Tactical Balaclavas, MacBook Pros and pepper-spray wipes: DIY resistance, 2016-style
I’ve always loved those massive DIY shops. The ones that sell everything from grouting, whatever grouting is, to sleeping bags, to cameras, and turn wherever they are into the outskirts of town. I like how they’re always unfeasibly bright, full of new things, and they always seem to go on forever. I like the weird knobbly utility of the tools and their primary colours. I like the comforting feeling that there are people who need respirator masks to do work, and that in the field of water-filtration systems at least, things are categorically getting better. There’s even one around the corner from where I live in Berlin, and I’ve spent more time there in the last few months than any other shop in my new city.
Like millions around the world, I watched in abject horror at the drone-footage of the water cannons turned on those defending First American lands against the Dakota Access Pipeline. It felt like a punch to the stomach, and like many, I went to the Amazon wishlist they’d set up.
They are protesting to stop a gas pipeline being laid through their land, which they argue, not unfairly, would ruin the water supply and environment. Their wishlist is being continuously updated, as folks around the world donate, and it’s a pretty incredible look at what being a protestor in 2016 actually is: part digital media-battle, and part actual battle. MacBook Pros alongside sub-zero sleeping bags. High definition cameras alongside pepper spray wipes. Tactical balaclavas against the cold, please, and industrial respirators. Because the winters are very cold, and the protestors are not moving from land which is theirs, there were requests for equipment to build shelters. (I like to imagine the Amazon Prime delivery van bouncing over the prairie clods, full of solar generators, media equipment, and Dan Brown books for the next trip, someone coming out of a smoke cloud to come sign for it, then bouncing back off to deliver the Brown). They needed scores of industrial gas-mask, and I’m glad the world clicked and sent them.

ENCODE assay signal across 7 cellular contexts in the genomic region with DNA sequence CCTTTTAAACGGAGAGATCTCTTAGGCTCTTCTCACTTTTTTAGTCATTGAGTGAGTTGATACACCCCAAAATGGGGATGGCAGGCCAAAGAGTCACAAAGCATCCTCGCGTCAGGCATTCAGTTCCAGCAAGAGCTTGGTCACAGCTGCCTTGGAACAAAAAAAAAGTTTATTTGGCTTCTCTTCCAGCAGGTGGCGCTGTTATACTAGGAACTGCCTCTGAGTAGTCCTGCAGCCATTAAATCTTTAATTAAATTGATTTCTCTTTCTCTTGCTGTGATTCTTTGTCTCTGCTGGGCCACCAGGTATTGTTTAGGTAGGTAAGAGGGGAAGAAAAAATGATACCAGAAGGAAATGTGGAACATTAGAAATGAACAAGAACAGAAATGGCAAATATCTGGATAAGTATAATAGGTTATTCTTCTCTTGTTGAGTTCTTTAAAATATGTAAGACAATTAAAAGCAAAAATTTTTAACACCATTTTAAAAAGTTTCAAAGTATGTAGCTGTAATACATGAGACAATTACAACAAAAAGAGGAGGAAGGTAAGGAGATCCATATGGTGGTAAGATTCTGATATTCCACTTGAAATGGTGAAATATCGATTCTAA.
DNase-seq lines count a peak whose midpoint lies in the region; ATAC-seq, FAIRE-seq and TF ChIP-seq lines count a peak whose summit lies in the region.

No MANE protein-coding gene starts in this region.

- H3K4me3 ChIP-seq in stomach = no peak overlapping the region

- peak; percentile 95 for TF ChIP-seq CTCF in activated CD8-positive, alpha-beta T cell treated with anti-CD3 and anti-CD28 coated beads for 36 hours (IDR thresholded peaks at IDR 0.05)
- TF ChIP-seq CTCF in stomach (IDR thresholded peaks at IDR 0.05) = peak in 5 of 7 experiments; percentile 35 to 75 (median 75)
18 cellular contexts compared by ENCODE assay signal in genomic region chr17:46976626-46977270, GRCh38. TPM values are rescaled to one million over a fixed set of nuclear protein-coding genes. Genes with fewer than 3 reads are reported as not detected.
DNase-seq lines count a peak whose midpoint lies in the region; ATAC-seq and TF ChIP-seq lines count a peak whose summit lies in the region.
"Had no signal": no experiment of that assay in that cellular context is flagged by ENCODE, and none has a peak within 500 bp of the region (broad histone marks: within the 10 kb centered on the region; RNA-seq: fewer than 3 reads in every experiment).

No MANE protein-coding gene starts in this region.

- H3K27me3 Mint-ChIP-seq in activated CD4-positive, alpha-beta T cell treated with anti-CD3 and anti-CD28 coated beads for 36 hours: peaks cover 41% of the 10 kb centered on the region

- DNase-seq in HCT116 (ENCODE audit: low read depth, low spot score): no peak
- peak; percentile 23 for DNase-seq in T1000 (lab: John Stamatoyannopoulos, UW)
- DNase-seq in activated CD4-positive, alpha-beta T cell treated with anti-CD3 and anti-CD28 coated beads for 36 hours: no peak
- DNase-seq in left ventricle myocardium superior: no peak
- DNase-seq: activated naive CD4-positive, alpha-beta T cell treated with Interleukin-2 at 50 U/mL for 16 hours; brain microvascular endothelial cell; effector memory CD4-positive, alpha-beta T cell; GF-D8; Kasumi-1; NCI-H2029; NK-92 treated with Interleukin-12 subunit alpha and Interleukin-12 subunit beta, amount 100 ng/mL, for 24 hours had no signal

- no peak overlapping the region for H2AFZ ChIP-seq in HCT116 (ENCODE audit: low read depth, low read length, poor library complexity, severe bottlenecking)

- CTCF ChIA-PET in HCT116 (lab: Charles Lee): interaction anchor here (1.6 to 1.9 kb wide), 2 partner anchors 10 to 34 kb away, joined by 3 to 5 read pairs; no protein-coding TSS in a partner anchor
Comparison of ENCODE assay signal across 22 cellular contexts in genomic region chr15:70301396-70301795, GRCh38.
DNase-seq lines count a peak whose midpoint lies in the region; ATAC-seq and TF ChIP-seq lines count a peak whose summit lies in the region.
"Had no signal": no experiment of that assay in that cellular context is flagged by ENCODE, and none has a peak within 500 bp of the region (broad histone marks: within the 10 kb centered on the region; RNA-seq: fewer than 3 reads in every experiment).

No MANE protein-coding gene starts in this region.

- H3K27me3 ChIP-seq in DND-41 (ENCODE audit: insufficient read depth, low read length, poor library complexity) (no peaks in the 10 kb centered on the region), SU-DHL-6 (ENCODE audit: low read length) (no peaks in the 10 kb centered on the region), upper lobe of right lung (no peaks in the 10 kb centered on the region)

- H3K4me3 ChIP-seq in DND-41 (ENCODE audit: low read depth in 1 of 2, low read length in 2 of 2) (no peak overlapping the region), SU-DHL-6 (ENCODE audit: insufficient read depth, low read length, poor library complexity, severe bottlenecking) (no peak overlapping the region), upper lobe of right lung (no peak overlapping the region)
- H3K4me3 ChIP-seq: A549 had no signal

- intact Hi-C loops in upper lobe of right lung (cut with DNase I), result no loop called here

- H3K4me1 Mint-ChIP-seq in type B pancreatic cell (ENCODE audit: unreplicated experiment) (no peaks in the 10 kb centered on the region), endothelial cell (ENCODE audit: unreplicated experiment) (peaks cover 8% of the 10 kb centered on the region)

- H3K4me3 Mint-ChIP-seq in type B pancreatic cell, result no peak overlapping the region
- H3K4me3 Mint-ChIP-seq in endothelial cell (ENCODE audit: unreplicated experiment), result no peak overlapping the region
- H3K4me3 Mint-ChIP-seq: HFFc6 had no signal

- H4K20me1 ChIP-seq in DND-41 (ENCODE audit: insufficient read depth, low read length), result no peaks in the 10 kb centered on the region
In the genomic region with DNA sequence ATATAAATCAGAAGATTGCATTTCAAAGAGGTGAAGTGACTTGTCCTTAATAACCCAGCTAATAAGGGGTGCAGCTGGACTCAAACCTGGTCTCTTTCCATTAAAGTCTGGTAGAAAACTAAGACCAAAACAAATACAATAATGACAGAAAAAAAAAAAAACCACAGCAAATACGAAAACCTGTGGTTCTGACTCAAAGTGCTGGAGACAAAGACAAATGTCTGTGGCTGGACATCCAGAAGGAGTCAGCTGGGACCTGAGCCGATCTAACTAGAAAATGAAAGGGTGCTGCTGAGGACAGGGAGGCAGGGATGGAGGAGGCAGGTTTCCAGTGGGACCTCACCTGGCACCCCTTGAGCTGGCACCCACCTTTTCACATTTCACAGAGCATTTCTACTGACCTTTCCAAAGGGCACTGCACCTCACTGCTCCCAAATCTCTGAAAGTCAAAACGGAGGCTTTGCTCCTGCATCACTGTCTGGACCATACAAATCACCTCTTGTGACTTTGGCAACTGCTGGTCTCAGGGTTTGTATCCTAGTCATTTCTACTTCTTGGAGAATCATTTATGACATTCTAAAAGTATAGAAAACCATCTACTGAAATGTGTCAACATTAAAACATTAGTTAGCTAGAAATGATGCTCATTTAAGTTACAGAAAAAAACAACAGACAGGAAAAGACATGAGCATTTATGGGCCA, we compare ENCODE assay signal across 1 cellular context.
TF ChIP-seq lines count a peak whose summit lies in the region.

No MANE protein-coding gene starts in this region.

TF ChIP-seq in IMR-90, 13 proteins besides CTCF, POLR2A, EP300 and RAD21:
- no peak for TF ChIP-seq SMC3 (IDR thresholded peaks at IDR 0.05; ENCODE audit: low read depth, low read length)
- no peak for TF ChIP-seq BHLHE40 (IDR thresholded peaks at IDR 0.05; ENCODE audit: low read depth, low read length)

In a sickened daze, I bought them a Lowes voucher. I not 100% sure what Lowes was. Turns out it’s a hardware store, which is the cooler American word for DIY shop. That brought it home, no pun intended. The same sort of things I browse in Berlin are being bought in North Dakota, and used to protect the bodies of people who are more brave than I can imagine. This unasked-for moment we are in is a historical one, and it’s one of a reality which is as concrete as grouting (I Googled what grouting is). Though this has happened on Obama’s watch, the protests are being widely seen as a premonition of the struggles to come. It turns out new tools will be needed, pun intended.
Writer and editor based in Berlin.